Ukrainian president Volodymyr Zelenskiy accused Russia of waging “nuclear terror” that warranted more international sanctions, this time on Moscow’s nuclear sector. “There is no such nation in the world that could feel safe when a terrorist state fires at a nuclear plant,” Zelenskiy said in a televised address.
On social media Zelenskiy said he had talked with Charles Michel, president of the European council, and told him about the situation on the battlefield, in particular at Zaporizhzhia. “Russian nuclear terror requires a stronger response from the international community – sanctions on the Russian nuclear industry and nuclear fuel.”
Energoatom Calls For Military-Free Zone
The head of Ukraine’s state nuclear power company Energoatom called for the Zaporizhzhia nuclear power station to be made a military-free zone, warning of the risk of a Chernobyl-style nuclear disaster after the site was hit by shelling.
Petro Kotin called for a team of peacekeepers to be deployed at the site. “The decision that we demand from the world community and all our partners… is to withdraw the invaders from the territory of the station and create a demilitarized zone on the territory of the station,” Mr Kotin said on television. He added that Russian forces have placed some of their weapons between the reactors to use them as shields against return fire from Ukraine’s forces.
Energoatom said on Telegram that the periodic shelling of Zaporizhzhia by Russian troops with anti-aircraft missiles had caused “a serious risk to the safe operation of the plant”. The company said: “Given that it is impossible to predict the actions of invaders, the threat to the station’s physical security remains.”
While under Russian control, the facility is operated by about 10,000 Ukrainian civilians, who are tasked with keeping the plant safely running while facing harsh conditions from occupying Russian forces.
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G7 Demands Russia Hand Over Zaporizhzhia
(WNN) G7 foreign ministers have demanded Russia “hand back full control” of the plant “to its rightful sovereign owner, Ukraine”.
The foreign ministers of the G7 countries – Canada, France, Germany, Italy, Japan, the UK and USA – said “we demand that Russia immediately hand back full control to its rightful sovereign owner, Ukraine, of the Zaporizhzhia nuclear power plant as well as of all nuclear facilities within Ukraine’s internationally recognised borders to ensure their safe and secure operations … it is Russia’s continued control of the plant that endangers the region”.
It added: “We underline the importance of facilitating a mission of IAEA experts to the Zaporizhzhia nuclear power plant to address nuclear safety, security and safeguard concerns, in a manner that respects full Ukrainian sovereignty over its territory and infrastructure.”
World Nuclear Association, which represents the global nuclear industry, issued a statement condemning the shelling and called “on all parties to immediately cease all hostilities in the vicinity of the plant.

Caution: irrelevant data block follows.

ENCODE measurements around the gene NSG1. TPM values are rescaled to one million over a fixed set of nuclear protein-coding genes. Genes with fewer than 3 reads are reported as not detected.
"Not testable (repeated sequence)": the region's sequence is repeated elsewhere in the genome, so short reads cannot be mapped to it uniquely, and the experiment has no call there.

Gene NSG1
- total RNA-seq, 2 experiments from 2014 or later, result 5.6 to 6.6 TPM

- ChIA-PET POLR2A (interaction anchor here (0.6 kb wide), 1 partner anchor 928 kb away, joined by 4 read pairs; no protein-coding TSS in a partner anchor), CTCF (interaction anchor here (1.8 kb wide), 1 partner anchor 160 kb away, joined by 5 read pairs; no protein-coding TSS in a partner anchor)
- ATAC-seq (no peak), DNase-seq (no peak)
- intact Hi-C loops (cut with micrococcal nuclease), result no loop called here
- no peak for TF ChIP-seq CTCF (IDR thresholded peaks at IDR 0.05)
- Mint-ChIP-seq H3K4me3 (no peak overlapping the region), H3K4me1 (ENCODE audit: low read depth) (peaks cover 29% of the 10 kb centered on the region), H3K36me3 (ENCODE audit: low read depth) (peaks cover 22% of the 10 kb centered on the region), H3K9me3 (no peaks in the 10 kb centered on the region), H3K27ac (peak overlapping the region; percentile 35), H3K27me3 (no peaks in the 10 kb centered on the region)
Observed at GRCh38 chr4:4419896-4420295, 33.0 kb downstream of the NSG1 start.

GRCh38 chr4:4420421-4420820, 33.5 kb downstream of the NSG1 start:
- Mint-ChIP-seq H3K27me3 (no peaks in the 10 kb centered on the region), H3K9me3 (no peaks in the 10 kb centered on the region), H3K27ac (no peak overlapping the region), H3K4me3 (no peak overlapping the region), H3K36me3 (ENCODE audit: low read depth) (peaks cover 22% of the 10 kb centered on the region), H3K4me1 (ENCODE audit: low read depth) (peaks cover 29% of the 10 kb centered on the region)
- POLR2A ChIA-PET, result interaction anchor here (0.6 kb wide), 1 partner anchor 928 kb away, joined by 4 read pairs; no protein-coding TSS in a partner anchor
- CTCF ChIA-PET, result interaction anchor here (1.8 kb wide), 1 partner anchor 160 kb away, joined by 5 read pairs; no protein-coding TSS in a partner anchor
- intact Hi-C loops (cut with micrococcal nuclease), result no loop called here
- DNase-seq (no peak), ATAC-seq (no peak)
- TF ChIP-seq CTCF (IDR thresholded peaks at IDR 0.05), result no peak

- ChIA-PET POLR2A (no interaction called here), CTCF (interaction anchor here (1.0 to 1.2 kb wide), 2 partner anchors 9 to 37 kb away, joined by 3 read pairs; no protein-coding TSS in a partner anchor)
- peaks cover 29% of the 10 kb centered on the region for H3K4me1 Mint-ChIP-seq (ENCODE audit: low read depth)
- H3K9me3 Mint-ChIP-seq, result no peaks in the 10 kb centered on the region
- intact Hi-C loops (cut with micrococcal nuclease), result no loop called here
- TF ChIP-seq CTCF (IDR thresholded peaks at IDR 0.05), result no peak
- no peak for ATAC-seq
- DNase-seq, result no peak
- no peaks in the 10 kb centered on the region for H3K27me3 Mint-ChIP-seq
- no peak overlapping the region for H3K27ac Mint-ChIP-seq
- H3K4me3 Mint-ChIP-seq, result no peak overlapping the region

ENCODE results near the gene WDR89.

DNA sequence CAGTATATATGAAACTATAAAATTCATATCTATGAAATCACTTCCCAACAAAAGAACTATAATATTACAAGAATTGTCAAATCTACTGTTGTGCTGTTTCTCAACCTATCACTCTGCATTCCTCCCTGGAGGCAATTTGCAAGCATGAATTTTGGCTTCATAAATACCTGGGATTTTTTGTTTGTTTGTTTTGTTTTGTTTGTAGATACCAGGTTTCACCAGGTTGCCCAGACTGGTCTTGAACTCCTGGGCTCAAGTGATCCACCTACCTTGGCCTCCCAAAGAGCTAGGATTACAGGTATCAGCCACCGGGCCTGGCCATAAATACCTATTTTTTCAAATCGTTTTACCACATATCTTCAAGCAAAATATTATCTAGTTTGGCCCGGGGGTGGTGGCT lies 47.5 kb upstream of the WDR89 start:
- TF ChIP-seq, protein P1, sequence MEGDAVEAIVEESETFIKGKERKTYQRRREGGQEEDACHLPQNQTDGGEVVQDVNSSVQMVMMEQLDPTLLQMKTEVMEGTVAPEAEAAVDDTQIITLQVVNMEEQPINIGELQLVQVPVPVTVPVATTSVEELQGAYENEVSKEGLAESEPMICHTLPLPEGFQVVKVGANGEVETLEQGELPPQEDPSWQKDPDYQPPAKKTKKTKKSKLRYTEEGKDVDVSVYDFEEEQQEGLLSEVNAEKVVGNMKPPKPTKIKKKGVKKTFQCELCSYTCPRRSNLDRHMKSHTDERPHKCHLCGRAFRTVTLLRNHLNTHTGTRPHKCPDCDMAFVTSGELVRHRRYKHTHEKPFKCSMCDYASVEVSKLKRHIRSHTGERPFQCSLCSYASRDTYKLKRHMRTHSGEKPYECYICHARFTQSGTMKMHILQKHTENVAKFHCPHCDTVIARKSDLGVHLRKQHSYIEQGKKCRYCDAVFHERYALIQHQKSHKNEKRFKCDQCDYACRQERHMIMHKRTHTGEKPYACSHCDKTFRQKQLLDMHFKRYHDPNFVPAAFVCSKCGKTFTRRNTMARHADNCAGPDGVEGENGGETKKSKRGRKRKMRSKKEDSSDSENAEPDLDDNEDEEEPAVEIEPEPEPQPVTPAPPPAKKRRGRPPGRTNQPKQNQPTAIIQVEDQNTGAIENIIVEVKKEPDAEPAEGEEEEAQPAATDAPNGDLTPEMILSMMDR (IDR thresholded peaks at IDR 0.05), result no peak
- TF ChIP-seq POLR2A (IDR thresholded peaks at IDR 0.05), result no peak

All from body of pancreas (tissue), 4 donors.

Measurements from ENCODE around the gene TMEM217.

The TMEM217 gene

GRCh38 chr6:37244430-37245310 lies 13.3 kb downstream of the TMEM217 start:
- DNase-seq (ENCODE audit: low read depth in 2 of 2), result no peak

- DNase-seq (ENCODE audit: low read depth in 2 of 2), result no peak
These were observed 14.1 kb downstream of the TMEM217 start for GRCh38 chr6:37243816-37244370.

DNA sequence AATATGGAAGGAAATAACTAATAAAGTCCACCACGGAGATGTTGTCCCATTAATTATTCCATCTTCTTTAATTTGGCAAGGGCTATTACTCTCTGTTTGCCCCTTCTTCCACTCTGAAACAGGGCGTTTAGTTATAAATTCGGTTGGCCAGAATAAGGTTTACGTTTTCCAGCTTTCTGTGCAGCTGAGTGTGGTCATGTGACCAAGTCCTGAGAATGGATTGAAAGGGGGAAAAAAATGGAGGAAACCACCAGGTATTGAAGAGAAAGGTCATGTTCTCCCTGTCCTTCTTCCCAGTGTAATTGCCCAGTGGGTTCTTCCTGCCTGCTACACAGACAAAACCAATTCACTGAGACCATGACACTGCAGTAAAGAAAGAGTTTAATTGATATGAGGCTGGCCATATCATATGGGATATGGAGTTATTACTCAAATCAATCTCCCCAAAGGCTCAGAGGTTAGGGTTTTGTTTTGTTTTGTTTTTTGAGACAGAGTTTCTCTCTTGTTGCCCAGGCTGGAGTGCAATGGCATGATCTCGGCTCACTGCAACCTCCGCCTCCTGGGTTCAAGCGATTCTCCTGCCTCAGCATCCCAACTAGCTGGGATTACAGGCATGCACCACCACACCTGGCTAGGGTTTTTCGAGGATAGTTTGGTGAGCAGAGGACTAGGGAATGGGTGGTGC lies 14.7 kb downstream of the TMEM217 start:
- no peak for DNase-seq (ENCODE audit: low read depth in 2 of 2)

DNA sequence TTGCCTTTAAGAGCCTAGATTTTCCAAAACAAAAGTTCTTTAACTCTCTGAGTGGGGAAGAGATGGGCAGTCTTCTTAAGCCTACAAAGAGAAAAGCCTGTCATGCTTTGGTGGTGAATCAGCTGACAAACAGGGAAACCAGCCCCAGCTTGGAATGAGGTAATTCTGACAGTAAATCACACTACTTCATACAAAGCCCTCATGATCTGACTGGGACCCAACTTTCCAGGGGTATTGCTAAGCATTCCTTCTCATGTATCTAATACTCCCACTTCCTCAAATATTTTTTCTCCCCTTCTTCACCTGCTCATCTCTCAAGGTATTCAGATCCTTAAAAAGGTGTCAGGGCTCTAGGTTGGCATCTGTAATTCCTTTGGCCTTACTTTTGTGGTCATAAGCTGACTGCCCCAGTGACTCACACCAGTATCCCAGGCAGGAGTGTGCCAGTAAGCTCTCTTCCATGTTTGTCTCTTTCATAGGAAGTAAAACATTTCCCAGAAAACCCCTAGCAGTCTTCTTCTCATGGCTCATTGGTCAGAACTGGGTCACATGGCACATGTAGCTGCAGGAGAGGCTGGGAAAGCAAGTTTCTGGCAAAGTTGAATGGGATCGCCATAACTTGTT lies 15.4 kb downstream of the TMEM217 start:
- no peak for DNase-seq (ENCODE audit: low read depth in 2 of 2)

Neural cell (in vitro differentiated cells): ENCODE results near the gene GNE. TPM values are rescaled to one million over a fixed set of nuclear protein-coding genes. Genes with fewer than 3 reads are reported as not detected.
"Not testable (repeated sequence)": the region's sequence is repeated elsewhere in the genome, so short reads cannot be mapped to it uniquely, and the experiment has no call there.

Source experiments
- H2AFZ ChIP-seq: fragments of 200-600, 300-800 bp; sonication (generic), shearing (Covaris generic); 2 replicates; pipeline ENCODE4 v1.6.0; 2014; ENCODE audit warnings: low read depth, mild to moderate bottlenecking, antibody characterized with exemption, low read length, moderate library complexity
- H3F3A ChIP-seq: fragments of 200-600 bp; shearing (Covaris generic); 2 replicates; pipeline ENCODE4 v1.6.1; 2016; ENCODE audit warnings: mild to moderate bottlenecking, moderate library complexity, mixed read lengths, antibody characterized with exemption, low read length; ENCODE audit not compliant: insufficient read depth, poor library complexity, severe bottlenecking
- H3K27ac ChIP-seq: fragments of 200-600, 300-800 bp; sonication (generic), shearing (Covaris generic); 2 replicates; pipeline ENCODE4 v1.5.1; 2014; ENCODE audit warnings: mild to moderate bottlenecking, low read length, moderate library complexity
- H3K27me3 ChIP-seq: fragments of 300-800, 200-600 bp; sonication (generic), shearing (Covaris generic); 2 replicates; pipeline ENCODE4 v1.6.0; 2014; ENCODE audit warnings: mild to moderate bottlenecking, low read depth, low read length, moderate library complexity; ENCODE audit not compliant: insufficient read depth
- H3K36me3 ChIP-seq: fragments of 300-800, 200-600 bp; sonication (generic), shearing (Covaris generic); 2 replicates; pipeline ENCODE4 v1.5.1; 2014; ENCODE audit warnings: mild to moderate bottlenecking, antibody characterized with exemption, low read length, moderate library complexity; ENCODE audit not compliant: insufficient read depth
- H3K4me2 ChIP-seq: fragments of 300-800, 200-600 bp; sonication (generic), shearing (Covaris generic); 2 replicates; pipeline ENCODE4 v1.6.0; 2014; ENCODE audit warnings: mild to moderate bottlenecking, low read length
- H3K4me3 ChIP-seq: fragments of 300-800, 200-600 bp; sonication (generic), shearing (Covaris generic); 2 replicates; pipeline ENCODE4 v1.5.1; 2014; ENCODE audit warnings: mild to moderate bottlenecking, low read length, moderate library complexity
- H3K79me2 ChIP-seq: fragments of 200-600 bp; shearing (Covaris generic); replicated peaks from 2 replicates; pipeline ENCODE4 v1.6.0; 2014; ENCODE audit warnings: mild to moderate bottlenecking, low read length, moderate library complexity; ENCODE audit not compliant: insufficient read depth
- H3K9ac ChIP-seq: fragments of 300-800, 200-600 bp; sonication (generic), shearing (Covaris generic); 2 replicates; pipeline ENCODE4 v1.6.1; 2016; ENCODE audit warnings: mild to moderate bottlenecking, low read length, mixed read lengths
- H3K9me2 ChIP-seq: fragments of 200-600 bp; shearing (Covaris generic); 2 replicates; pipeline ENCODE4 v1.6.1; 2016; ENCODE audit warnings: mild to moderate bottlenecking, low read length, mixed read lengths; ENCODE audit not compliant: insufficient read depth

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Global Nuclear Community Calls for Immediate IAEA Aaccess to Zaporizhzhia NPP
Representatives of nuclear industry trade associations and professional societies have issued the following statement regarding the Zaporizhzhia Nuclear Power Plant in Ukraine: (full text follows below)
The International Atomic Energy Agency (IAEA) should be granted immediate, unconditional, and unrestricted access to Zaporizhzhia Nuclear Power Plant to assess the well-being of staff there as well as the ongoing safety of the facilities. The IAEA mission should be guaranteed safe conduct across the military line of contact in southern Ukraine by both Ukraine and Russia.
We note that the Zaporizhzhia facility has robust reactor and plant designs, and that operating staff have done their utmost to maintain all safety protocols. We would like to draw the world’s attention to the outstanding courage and extraordinary dedication of our Ukrainian colleagues who have continued to discharge their duties in the most trying of circumstances. Their personal safety must be respected by all parties.
The Russian forces currently occupying the site must withdraw to allow the plant operating staff to fulfil their safety and security duties and to make decisions free of undue pressure, in line with the seven pillars of nuclear safety set out by the IAEA. It is unacceptable to use a nuclear power plant as a military base.
Ukrainian and Russian forces should also cease military activity in the vicinity of the plant and observe a 30km safe zone around the site.
We stand ready to give the IAEA and Ukraine the support necessary to ensure the safety of nuclear facilities and staff.
This statement is issued jointly by World Nuclear Association, Canadian Nuclear Society, European Nuclear Society, Nuclear Industry Association, Nuclear Energy Institute, Canadian Nuclear Association, American Nuclear Society, Nucleareurope, and the Nuclear Institute.